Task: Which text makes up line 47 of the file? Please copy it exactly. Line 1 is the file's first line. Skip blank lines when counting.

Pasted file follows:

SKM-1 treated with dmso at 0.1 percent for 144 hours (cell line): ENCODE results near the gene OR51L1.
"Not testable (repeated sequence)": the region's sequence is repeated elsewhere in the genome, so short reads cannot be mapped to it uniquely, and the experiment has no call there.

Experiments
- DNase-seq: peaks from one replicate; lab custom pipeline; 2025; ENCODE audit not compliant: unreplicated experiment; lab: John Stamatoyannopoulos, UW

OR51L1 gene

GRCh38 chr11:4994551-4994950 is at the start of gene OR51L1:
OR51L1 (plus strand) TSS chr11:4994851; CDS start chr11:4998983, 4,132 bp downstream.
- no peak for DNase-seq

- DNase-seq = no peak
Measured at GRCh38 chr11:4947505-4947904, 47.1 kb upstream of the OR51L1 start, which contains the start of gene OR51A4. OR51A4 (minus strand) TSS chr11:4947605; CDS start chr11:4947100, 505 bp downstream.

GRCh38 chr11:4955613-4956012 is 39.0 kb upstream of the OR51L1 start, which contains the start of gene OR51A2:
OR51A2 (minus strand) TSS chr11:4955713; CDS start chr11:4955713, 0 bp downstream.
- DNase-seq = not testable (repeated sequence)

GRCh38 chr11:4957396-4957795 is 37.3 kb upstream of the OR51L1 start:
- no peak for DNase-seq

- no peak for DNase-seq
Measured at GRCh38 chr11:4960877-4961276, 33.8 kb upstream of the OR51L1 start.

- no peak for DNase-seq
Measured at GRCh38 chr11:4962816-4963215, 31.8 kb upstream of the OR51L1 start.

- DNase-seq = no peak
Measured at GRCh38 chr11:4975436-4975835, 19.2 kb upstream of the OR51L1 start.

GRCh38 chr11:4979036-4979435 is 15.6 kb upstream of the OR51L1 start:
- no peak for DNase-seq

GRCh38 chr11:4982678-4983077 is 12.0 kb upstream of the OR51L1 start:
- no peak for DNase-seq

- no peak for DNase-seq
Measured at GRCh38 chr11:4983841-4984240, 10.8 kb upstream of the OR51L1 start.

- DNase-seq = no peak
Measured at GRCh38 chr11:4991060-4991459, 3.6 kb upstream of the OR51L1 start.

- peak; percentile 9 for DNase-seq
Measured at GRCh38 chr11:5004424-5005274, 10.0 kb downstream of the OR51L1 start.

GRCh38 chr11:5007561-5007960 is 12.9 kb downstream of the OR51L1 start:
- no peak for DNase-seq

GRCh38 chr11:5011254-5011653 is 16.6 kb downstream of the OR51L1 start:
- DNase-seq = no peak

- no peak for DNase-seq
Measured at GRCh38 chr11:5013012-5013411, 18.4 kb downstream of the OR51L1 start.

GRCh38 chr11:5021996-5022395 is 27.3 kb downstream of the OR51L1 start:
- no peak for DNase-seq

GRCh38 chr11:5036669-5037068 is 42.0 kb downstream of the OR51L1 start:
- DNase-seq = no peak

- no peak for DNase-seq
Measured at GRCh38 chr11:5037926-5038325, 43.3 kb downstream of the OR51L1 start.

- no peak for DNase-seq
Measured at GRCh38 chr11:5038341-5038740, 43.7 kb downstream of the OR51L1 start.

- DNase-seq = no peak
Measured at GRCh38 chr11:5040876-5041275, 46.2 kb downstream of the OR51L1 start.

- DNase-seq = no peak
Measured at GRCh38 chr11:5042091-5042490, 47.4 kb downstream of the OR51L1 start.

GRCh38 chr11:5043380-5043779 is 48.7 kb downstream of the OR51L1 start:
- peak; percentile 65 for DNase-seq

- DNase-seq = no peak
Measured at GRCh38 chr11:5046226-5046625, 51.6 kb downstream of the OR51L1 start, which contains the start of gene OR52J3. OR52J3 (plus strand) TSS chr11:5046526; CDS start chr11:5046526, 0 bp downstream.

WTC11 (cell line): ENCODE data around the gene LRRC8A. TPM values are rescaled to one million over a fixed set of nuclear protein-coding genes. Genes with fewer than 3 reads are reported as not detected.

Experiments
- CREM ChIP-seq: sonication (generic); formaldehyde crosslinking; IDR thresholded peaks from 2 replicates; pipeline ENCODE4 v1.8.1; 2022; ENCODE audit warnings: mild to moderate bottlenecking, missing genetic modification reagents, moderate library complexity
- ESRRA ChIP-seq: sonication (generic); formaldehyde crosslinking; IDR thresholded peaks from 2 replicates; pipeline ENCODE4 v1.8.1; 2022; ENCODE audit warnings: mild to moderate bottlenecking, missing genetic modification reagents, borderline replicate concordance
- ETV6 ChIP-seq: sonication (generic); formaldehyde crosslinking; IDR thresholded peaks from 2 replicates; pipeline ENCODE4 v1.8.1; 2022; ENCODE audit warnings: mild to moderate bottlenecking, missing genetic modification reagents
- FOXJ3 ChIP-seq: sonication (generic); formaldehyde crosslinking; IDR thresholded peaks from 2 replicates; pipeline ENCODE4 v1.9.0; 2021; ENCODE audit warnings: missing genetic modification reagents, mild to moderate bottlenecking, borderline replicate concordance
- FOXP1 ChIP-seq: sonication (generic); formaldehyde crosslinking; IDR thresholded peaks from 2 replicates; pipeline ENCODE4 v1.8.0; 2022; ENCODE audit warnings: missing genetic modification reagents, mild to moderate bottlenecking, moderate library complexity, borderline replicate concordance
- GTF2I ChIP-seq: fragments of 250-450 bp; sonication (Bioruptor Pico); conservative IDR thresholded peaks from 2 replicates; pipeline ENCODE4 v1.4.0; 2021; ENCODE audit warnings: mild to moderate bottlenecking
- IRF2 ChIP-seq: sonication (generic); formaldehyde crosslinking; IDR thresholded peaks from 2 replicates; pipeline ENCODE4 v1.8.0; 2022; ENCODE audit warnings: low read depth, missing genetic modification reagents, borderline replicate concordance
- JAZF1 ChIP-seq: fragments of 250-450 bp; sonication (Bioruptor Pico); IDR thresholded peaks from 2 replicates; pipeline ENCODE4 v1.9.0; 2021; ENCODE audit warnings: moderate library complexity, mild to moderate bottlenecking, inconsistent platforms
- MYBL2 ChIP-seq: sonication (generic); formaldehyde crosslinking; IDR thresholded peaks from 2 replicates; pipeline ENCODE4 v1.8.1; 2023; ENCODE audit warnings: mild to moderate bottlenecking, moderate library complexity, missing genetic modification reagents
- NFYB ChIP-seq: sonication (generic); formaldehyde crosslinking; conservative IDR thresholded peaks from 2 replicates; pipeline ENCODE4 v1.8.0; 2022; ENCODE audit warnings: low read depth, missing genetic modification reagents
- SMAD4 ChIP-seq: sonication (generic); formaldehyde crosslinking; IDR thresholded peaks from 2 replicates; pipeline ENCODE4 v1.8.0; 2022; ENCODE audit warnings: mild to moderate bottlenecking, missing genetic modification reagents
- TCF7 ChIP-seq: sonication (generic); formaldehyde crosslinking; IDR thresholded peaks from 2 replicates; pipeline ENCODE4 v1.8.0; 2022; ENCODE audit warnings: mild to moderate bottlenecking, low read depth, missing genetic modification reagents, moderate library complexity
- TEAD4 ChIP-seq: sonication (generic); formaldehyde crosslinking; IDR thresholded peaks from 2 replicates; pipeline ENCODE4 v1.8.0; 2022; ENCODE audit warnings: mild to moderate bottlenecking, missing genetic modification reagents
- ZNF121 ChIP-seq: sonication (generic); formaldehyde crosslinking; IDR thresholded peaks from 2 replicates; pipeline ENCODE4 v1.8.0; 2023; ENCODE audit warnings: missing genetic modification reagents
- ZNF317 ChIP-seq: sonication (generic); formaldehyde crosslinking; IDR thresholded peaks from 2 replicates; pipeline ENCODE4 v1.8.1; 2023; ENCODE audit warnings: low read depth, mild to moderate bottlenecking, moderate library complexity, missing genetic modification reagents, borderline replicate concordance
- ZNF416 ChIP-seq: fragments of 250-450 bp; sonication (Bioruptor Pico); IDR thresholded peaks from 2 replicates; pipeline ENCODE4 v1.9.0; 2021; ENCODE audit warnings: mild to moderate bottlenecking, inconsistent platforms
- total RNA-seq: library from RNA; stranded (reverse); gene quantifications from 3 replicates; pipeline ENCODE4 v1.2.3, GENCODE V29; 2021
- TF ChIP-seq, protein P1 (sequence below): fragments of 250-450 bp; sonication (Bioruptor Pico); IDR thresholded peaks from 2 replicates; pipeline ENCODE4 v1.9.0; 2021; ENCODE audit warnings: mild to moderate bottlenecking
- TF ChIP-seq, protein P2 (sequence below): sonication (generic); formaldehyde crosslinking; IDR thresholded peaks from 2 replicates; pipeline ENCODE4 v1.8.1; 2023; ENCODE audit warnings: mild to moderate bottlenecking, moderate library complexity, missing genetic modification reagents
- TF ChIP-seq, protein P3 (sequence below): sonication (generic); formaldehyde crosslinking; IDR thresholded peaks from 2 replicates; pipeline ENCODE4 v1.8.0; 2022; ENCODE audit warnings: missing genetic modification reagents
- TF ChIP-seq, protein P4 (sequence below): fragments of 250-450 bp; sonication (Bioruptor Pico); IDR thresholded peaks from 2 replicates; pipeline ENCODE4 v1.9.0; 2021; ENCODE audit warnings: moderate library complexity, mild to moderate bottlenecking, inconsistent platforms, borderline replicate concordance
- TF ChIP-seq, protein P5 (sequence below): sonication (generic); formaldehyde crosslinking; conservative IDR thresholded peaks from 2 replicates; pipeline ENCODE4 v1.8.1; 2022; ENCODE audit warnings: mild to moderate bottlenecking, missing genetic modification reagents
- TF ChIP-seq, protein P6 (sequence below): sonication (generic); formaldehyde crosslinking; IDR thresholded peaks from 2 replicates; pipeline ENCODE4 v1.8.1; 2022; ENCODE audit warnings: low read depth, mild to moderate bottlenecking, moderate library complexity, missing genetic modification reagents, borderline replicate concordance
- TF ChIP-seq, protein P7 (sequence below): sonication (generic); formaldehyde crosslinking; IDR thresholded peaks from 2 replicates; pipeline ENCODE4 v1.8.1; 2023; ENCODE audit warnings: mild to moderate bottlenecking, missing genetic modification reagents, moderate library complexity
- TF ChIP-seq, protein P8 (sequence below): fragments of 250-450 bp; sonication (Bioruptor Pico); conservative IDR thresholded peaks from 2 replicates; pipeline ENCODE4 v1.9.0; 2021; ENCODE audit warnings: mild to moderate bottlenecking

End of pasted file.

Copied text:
Measured at GRCh38 chr11:5040876-5041275, 46.2 kb downstream of the OR51L1 start.